Blog Post

Minister’s Letter -Anglicans, Catholics, and Holy Communion, Part 1.

10th April 2022

Minister’s Letter – Anglicans, Catholics, and Holy Communion, Part 1.

We celebrate Holy Communion on the first Sunday of each month (and also on the third Sunday at the 8:30am service). A question some people might have concerns the difference between our Anglican concept of Holy Communion (or Lord’s Supper) and the Roman Catholic Mass.

Many understand Anglicanism to have begun because Henry VIII wanted a divorce, but there’s more to the story. The Catholic Church taught that the bread and wine turned into the real body and blood of Jesus while retaining their original appearance.  The first Anglicans insisted that Jesus was not physically present in the bread and wine of communion. This distinction between our churches remains to this day.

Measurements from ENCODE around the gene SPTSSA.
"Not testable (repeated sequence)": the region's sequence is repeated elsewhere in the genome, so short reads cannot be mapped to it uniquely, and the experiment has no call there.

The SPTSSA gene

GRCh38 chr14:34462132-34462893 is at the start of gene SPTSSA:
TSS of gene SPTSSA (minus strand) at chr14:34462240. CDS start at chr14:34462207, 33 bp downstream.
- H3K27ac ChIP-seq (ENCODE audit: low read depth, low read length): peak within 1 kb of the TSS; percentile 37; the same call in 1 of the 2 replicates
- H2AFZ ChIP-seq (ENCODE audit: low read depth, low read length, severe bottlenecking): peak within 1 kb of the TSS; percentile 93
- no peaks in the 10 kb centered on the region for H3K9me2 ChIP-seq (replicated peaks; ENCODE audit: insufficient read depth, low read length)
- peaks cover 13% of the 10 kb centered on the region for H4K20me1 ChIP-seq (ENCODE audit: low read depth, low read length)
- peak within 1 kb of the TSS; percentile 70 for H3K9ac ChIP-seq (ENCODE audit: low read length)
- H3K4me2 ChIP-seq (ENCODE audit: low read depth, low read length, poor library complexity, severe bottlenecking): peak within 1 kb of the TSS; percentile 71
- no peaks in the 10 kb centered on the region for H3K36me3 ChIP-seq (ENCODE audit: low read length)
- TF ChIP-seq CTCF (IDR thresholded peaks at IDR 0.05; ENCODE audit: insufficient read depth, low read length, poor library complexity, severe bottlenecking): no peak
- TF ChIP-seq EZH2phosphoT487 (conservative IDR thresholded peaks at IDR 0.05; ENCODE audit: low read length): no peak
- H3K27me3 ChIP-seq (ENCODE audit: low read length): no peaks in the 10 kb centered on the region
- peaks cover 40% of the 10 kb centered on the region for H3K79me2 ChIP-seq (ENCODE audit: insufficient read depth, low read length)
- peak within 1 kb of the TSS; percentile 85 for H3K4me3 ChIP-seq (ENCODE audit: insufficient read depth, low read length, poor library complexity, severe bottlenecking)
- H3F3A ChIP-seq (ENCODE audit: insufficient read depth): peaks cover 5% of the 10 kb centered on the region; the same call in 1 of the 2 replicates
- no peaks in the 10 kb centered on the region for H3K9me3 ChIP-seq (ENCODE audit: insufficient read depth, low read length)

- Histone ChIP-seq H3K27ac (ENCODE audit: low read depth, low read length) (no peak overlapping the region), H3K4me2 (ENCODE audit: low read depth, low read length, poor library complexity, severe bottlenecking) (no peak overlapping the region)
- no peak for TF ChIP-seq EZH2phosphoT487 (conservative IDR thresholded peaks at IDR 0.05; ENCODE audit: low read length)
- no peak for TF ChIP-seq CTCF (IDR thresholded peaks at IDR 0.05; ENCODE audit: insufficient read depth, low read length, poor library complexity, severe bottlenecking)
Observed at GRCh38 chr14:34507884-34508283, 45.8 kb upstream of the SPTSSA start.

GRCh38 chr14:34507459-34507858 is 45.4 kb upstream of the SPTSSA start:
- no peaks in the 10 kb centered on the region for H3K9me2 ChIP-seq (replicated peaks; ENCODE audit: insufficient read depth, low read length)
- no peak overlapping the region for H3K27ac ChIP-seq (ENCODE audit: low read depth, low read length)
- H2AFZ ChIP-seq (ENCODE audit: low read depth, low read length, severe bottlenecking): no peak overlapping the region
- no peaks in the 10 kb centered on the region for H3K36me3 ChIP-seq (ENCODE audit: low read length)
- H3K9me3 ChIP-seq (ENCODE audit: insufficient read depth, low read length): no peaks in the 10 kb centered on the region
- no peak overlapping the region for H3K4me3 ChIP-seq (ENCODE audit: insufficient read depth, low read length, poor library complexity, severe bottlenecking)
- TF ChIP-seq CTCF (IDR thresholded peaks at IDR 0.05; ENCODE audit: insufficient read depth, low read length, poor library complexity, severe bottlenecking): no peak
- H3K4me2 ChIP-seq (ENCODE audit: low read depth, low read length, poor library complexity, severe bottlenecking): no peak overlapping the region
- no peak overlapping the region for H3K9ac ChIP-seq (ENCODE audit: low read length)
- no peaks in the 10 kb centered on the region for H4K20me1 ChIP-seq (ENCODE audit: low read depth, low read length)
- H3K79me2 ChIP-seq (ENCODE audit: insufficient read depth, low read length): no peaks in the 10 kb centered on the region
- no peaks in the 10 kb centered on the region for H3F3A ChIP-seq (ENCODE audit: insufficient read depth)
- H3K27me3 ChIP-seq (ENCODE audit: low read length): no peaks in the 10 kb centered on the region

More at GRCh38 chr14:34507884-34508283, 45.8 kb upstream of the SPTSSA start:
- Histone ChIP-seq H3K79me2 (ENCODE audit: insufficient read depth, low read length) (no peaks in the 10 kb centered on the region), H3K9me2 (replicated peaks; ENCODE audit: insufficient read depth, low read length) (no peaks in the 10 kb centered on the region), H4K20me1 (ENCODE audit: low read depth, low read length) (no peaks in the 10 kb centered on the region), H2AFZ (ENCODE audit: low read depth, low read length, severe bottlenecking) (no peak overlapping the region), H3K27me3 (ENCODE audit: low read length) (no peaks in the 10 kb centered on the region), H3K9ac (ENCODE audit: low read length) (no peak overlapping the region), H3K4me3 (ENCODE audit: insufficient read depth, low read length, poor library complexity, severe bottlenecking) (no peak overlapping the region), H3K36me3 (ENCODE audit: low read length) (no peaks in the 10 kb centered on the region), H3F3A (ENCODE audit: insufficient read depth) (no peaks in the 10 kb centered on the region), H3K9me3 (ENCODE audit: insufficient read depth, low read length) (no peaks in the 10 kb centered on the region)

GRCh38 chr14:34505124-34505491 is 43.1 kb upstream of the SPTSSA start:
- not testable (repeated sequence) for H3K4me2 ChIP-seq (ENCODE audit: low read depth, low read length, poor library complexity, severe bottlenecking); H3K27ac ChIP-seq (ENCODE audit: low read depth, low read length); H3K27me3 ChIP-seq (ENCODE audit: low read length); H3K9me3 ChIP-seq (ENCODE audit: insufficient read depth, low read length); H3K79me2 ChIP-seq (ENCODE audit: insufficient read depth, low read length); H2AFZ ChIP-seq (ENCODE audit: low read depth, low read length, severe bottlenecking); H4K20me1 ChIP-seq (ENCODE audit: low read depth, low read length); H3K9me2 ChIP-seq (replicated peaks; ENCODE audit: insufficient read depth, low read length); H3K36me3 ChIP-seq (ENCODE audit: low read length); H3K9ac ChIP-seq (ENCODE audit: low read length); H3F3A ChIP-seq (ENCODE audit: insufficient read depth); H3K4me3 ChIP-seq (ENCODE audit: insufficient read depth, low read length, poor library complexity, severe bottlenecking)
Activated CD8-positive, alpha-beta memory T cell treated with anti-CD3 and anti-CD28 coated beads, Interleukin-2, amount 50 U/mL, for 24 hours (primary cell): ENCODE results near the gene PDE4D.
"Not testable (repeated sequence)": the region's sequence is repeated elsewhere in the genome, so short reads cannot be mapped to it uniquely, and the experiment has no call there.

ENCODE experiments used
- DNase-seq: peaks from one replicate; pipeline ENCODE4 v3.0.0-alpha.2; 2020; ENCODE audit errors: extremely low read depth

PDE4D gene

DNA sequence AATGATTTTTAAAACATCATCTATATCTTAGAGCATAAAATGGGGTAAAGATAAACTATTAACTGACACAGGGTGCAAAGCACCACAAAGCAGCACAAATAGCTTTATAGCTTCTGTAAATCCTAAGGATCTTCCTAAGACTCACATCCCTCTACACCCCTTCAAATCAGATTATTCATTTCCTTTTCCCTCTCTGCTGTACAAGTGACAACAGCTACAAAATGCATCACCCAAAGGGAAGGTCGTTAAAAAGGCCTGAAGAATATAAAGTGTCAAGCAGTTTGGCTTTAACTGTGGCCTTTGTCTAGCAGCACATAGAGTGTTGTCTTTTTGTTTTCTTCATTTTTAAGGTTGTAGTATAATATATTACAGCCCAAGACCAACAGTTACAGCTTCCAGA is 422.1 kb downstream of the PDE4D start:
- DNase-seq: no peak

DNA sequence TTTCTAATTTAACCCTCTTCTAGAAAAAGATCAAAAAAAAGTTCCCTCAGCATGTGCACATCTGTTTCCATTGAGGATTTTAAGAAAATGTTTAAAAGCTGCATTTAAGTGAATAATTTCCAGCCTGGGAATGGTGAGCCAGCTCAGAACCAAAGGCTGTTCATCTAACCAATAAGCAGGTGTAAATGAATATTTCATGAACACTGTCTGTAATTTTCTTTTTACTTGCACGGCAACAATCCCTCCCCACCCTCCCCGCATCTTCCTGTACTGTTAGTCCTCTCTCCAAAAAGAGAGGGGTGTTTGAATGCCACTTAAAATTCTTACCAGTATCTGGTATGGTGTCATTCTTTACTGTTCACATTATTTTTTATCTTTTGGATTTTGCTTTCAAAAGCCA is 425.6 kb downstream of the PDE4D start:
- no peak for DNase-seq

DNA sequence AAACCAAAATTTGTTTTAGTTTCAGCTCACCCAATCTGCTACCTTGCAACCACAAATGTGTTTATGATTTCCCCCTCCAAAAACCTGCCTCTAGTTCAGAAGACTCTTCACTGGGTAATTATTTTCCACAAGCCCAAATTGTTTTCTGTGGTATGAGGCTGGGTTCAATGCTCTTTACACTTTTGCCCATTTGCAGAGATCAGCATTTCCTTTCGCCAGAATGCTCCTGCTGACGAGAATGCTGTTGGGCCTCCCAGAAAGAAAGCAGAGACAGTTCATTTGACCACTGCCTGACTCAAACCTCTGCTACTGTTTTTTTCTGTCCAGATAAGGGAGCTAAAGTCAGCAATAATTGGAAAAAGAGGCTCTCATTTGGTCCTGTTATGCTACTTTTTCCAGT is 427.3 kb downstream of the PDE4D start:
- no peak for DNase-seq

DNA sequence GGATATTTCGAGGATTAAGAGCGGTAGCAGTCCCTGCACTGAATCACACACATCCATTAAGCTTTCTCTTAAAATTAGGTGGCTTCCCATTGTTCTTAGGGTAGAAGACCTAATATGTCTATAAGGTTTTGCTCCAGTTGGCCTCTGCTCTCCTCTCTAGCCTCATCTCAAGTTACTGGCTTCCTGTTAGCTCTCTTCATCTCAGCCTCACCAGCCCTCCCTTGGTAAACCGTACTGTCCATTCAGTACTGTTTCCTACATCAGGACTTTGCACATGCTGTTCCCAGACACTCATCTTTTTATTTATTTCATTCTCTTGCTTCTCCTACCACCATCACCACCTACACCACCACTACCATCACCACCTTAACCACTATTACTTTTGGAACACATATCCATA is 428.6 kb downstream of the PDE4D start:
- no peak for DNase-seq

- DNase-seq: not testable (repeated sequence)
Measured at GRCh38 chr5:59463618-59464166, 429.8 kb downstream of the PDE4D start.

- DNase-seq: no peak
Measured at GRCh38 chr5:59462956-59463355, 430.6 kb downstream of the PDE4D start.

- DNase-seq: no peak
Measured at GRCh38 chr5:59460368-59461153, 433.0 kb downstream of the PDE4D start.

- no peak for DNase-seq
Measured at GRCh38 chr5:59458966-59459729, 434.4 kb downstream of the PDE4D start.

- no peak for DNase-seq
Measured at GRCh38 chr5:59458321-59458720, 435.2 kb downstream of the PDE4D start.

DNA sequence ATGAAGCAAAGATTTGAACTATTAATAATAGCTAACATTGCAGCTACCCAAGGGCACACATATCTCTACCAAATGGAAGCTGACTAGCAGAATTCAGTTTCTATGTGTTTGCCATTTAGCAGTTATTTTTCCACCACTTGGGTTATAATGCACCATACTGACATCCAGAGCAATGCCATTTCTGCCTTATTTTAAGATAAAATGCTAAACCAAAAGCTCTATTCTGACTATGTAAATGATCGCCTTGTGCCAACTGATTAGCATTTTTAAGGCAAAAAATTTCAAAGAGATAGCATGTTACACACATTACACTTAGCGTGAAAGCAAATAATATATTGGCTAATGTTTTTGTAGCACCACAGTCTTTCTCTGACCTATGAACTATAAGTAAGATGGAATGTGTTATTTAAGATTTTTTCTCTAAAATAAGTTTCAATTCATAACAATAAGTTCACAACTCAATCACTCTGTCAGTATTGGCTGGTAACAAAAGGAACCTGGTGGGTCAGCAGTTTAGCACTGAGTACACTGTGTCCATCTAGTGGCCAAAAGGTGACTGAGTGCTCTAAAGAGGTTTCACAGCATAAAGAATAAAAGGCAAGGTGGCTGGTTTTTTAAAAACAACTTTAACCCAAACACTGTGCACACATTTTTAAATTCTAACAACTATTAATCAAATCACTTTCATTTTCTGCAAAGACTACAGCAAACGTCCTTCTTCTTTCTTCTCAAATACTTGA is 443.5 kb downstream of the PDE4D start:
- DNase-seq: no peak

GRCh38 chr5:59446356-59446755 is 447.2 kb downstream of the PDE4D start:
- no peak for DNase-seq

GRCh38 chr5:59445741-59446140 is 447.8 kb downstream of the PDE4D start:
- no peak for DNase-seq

Why don’t we believe in the “real presence”? First, it undermines the Bible’s teaching about Christ’s human nature. It’s important for our salvation that Jesus be a human like us (see Hebrews 2:17). Jesus was born, died and raised as a human being. Remaining human, he then ascended to his Father in Heaven. But how can a human like us be in two places (Heaven and the communion bread) at once? If the Catholic view is right, then it raises doubts over Christ’s human nature, and if he can be an adequate human sacrifice for sin.

There are other differences too, stay tuned for next week’s instalment!

Martin Kemp